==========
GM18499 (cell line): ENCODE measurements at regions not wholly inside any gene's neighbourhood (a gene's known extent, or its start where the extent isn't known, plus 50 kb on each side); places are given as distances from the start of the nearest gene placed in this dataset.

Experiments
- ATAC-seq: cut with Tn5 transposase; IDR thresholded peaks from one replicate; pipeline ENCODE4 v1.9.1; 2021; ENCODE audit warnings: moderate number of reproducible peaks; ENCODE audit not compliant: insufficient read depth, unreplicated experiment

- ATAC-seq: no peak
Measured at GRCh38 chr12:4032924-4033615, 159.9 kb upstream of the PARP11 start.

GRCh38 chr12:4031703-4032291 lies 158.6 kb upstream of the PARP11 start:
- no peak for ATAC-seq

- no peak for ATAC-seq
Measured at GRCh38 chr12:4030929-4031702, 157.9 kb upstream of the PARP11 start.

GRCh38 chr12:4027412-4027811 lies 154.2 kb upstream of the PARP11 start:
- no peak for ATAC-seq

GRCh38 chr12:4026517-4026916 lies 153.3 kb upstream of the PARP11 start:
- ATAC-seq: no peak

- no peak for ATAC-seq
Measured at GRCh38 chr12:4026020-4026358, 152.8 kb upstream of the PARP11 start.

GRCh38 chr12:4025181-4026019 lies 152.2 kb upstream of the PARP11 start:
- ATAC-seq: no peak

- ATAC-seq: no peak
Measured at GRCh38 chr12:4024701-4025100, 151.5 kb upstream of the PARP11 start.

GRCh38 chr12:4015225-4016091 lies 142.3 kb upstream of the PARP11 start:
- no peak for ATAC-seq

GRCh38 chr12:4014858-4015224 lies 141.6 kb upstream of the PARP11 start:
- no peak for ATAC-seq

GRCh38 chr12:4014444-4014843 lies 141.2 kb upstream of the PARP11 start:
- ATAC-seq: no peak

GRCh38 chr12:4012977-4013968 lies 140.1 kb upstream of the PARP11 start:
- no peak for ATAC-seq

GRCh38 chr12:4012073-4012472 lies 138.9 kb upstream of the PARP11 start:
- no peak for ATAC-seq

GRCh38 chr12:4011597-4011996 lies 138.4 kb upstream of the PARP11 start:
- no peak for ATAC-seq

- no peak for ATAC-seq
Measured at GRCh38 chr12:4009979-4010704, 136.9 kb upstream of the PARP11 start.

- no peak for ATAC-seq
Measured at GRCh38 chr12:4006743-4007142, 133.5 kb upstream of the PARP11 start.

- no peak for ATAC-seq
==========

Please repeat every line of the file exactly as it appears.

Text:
GM18499 (cell line): ENCODE measurements at regions not wholly inside any gene's neighbourhood (a gene's known extent, or its start where the extent isn't known, plus 50 kb on each side); places are given as distances from the start of the nearest gene placed in this dataset.

Experiments
- ATAC-seq: cut with Tn5 transposase; IDR thresholded peaks from one replicate; pipeline ENCODE4 v1.9.1; 2021; ENCODE audit warnings: moderate number of reproducible peaks; ENCODE audit not compliant: insufficient read depth, unreplicated experiment

- ATAC-seq: no peak
Measured at GRCh38 chr12:4032924-4033615, 159.9 kb upstream of the PARP11 start.

GRCh38 chr12:4031703-4032291 lies 158.6 kb upstream of the PARP11 start:
- no peak for ATAC-seq

- no peak for ATAC-seq
Measured at GRCh38 chr12:4030929-4031702, 157.9 kb upstream of the PARP11 start.

GRCh38 chr12:4027412-4027811 lies 154.2 kb upstream of the PARP11 start:
- no peak for ATAC-seq

GRCh38 chr12:4026517-4026916 lies 153.3 kb upstream of the PARP11 start:
- ATAC-seq: no peak

- no peak for ATAC-seq
Measured at GRCh38 chr12:4026020-4026358, 152.8 kb upstream of the PARP11 start.

GRCh38 chr12:4025181-4026019 lies 152.2 kb upstream of the PARP11 start:
- ATAC-seq: no peak

- ATAC-seq: no peak
Measured at GRCh38 chr12:4024701-4025100, 151.5 kb upstream of the PARP11 start.

GRCh38 chr12:4015225-4016091 lies 142.3 kb upstream of the PARP11 start:
- no peak for ATAC-seq

GRCh38 chr12:4014858-4015224 lies 141.6 kb upstream of the PARP11 start:
- no peak for ATAC-seq

GRCh38 chr12:4014444-4014843 lies 141.2 kb upstream of the PARP11 start:
- ATAC-seq: no peak

GRCh38 chr12:4012977-4013968 lies 140.1 kb upstream of the PARP11 start:
- no peak for ATAC-seq

GRCh38 chr12:4012073-4012472 lies 138.9 kb upstream of the PARP11 start:
- no peak for ATAC-seq

GRCh38 chr12:4011597-4011996 lies 138.4 kb upstream of the PARP11 start:
- no peak for ATAC-seq

- no peak for ATAC-seq
Measured at GRCh38 chr12:4009979-4010704, 136.9 kb upstream of the PARP11 start.

- no peak for ATAC-seq
Measured at GRCh38 chr12:4006743-4007142, 133.5 kb upstream of the PARP11 start.

- no peak for ATAC-seq